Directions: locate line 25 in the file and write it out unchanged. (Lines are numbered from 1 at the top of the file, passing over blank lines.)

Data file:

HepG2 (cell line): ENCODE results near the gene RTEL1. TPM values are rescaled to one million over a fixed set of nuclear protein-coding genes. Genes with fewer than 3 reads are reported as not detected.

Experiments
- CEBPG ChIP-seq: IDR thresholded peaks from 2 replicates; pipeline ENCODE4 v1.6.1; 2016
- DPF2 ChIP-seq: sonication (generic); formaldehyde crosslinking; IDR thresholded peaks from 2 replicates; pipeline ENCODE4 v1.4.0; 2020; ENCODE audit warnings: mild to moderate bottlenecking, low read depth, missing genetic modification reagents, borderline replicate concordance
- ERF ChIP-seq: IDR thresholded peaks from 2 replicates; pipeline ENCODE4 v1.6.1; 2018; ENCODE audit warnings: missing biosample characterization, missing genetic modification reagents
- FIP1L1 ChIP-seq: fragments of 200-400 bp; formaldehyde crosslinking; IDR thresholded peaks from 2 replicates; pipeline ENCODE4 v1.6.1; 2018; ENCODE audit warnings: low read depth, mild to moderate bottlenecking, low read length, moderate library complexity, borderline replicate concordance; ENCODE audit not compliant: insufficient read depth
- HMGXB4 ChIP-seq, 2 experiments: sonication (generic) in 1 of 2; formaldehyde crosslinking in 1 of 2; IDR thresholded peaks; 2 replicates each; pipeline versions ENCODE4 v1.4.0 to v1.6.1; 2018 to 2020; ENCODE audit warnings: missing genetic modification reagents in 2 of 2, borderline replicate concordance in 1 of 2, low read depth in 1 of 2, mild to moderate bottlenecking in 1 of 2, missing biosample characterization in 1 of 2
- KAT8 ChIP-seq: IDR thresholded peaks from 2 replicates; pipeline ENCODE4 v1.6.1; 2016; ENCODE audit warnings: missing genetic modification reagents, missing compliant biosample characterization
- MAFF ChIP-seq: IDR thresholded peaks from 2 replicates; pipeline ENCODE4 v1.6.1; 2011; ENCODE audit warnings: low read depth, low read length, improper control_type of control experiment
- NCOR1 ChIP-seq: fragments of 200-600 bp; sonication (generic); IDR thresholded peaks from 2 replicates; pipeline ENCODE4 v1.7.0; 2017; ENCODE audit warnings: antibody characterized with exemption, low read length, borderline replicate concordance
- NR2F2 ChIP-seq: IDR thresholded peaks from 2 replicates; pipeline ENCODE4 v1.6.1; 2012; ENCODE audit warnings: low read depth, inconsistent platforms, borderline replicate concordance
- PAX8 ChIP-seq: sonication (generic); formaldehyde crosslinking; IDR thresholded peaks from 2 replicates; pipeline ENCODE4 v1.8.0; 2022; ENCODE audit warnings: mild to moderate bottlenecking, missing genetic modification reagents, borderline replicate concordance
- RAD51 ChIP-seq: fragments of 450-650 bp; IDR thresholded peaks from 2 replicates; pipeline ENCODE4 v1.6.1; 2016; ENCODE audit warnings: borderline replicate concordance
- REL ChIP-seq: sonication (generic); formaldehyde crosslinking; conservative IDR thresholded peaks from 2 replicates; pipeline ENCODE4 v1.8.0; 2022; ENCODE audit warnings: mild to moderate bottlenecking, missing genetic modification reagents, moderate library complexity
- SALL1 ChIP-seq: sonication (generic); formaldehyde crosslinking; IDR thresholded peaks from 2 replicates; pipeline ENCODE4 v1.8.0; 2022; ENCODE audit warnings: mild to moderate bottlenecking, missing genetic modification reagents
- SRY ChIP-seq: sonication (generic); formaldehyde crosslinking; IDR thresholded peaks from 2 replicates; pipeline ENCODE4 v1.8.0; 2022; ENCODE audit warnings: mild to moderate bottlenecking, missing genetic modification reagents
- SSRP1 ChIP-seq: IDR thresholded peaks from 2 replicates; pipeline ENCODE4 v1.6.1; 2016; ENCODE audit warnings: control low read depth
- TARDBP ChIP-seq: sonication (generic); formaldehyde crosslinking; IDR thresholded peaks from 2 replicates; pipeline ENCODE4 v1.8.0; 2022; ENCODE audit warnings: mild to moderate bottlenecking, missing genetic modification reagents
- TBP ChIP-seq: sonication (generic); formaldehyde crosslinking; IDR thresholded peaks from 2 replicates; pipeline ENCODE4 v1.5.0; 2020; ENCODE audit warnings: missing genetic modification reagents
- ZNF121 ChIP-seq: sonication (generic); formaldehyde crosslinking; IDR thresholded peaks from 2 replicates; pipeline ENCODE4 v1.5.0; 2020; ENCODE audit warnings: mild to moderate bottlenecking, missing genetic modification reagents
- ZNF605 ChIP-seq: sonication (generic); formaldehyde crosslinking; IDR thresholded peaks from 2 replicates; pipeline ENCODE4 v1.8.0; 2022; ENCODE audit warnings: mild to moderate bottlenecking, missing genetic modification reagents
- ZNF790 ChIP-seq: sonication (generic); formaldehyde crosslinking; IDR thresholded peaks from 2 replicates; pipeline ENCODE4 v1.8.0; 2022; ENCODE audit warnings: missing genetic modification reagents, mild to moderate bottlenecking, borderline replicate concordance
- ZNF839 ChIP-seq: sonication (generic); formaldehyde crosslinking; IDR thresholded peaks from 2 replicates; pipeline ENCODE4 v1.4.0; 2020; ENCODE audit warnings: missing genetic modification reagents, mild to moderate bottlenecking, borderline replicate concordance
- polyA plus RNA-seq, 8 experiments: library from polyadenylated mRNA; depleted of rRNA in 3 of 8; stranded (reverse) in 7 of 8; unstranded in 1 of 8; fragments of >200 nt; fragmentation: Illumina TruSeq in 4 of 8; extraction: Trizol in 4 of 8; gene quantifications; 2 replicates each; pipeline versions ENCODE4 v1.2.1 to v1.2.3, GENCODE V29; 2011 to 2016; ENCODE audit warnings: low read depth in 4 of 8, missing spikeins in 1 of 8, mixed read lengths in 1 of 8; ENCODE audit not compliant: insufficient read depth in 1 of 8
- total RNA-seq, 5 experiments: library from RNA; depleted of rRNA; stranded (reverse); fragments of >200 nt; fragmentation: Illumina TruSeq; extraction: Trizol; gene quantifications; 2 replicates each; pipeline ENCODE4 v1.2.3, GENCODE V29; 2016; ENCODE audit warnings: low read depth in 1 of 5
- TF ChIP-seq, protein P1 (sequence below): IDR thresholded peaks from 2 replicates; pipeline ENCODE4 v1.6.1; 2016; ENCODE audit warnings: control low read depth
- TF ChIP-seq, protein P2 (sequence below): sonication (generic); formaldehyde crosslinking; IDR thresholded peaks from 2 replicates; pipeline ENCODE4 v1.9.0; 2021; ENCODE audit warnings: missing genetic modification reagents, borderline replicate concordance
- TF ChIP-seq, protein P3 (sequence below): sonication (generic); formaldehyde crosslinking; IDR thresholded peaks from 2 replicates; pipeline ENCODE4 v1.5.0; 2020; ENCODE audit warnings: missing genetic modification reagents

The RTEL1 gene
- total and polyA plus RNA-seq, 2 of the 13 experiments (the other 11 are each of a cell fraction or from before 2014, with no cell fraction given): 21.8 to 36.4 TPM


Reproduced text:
- total RNA-seq, 5 experiments: library from RNA; depleted of rRNA; stranded (reverse); fragments of >200 nt; fragmentation: Illumina TruSeq; extraction: Trizol; gene quantifications; 2 replicates each; pipeline ENCODE4 v1.2.3, GENCODE V29; 2016; ENCODE audit warnings: low read depth in 1 of 5